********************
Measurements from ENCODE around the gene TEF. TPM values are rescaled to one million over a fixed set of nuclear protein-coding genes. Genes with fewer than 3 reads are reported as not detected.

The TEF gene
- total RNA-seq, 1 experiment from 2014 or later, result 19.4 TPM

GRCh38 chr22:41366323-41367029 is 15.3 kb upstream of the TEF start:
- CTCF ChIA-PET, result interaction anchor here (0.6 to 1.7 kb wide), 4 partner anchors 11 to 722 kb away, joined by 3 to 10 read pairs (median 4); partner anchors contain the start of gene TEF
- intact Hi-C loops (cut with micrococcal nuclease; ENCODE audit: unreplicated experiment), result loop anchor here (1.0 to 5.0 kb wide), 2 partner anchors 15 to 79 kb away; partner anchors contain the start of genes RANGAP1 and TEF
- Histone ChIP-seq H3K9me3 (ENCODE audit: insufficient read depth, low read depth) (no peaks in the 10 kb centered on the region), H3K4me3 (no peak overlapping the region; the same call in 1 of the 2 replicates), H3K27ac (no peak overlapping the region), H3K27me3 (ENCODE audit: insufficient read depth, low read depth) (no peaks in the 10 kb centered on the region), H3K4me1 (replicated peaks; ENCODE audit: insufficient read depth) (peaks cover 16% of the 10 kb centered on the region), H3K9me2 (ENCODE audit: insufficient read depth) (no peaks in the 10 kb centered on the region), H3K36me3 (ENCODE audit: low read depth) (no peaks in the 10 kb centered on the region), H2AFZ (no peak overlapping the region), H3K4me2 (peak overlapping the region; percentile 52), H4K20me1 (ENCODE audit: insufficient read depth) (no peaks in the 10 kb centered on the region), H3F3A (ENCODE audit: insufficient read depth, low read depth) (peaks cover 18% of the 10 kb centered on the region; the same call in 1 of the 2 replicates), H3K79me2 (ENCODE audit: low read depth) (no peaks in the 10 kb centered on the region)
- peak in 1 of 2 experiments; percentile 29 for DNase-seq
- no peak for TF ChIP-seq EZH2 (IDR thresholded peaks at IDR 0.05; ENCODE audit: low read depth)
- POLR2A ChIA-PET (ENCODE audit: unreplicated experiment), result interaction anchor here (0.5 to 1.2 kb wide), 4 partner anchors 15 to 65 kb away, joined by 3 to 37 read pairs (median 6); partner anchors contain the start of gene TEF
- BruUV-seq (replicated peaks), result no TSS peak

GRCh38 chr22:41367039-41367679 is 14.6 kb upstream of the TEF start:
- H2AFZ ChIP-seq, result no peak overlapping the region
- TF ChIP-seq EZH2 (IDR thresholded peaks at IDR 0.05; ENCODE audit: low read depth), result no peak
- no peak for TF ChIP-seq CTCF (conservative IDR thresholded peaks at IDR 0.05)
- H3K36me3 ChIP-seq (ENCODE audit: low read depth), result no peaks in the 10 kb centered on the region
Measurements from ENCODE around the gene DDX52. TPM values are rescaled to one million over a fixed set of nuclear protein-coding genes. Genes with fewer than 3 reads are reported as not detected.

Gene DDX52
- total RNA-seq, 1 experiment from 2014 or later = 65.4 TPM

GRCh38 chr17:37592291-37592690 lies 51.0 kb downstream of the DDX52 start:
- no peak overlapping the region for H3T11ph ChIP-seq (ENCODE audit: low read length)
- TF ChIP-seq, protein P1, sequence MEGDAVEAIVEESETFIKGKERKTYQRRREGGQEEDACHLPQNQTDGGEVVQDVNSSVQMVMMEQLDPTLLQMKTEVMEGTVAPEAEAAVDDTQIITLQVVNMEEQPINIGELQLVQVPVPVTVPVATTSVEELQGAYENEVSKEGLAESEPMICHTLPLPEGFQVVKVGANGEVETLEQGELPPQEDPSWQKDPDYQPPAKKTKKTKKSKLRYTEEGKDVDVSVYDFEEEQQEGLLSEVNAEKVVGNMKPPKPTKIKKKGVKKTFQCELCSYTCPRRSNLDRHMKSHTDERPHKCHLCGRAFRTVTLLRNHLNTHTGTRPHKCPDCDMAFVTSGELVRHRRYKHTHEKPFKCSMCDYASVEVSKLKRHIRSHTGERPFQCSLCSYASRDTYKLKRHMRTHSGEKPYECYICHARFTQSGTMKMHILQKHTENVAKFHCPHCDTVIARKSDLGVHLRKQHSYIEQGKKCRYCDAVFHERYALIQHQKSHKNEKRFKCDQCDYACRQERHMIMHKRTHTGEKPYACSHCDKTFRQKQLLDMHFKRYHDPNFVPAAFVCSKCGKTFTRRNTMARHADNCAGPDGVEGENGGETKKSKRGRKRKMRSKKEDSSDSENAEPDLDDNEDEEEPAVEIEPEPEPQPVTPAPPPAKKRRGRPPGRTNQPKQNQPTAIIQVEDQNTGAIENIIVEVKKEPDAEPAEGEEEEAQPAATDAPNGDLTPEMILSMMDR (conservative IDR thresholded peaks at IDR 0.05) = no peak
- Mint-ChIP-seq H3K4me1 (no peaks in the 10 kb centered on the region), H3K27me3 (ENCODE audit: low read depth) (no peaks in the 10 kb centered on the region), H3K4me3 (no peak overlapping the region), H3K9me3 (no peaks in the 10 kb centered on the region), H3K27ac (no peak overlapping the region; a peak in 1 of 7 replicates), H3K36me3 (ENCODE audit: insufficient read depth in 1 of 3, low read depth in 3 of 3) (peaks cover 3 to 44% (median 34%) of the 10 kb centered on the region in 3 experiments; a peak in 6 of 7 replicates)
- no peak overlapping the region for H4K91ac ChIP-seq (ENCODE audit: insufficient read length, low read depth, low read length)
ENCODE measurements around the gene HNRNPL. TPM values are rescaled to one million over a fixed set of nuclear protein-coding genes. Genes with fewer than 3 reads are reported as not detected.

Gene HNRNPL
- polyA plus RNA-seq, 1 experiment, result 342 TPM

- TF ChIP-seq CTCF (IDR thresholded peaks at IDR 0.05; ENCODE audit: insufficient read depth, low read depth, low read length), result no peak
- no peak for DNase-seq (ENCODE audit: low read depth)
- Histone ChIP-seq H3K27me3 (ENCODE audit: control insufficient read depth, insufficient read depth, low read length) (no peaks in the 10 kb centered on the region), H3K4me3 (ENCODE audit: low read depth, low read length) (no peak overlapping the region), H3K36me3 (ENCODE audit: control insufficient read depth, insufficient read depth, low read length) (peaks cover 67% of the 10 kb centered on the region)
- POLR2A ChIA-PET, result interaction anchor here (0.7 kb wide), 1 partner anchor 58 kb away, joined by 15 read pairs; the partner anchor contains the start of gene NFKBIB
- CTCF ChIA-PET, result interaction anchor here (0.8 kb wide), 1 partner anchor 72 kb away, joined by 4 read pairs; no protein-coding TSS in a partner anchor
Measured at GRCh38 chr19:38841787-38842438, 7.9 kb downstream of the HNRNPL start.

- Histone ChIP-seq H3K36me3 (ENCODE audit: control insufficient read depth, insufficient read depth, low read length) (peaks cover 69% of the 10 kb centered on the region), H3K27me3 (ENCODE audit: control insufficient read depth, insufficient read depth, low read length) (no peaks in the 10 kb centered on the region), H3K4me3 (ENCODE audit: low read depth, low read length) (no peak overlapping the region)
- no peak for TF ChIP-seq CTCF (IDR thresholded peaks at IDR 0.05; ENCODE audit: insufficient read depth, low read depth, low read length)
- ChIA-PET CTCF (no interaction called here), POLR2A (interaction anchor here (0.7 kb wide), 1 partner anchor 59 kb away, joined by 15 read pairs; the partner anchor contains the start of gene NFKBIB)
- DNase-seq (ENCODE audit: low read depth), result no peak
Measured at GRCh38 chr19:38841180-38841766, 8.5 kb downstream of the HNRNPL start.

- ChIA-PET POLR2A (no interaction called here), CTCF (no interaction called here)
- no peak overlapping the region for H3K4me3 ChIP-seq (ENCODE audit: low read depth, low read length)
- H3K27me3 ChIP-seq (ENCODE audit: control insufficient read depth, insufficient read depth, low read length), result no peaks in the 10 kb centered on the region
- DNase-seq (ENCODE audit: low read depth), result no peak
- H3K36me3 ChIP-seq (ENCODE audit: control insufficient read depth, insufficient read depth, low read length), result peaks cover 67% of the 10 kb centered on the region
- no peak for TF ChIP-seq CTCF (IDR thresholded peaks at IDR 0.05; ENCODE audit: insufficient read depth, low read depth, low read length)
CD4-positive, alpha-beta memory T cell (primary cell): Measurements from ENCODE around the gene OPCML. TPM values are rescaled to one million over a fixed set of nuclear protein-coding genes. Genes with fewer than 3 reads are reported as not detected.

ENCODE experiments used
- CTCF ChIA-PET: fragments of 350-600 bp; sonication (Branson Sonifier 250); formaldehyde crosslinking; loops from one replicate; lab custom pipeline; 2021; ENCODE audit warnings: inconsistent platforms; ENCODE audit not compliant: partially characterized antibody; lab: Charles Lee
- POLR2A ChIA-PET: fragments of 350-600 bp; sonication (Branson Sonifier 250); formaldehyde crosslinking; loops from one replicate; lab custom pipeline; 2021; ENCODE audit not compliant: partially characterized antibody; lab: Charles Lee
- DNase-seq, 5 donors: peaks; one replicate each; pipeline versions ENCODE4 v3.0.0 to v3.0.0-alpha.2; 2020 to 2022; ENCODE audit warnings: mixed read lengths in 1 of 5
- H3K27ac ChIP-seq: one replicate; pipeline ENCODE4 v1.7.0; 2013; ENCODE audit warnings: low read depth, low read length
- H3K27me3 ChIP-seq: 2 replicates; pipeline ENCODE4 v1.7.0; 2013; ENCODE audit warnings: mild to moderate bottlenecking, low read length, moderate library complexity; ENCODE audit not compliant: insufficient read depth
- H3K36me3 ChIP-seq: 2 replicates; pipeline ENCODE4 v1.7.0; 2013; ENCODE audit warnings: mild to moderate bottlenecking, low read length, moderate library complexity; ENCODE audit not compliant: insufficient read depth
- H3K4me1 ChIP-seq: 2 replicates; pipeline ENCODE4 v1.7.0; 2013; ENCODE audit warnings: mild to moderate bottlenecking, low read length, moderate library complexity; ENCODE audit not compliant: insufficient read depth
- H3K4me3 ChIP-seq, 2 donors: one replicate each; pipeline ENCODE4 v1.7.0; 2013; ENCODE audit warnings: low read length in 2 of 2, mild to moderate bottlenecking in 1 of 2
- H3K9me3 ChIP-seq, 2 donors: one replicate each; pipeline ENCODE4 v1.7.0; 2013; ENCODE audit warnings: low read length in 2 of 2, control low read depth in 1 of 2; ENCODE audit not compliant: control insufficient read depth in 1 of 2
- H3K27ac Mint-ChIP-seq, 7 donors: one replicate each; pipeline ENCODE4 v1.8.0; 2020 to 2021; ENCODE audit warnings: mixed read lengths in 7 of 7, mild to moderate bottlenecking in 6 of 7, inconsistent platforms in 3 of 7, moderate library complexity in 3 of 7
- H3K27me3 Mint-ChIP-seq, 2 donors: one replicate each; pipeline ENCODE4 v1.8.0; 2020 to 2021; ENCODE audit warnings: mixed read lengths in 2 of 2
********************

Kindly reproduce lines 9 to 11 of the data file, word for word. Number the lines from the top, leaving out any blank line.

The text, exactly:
- no peak for TF ChIP-seq EZH2 (IDR thresholded peaks at IDR 0.05; ENCODE audit: low read depth)
- POLR2A ChIA-PET (ENCODE audit: unreplicated experiment), result interaction anchor here (0.5 to 1.2 kb wide), 4 partner anchors 15 to 65 kb away, joined by 3 to 37 read pairs (median 6); partner anchors contain the start of gene TEF
- BruUV-seq (replicated peaks), result no TSS peak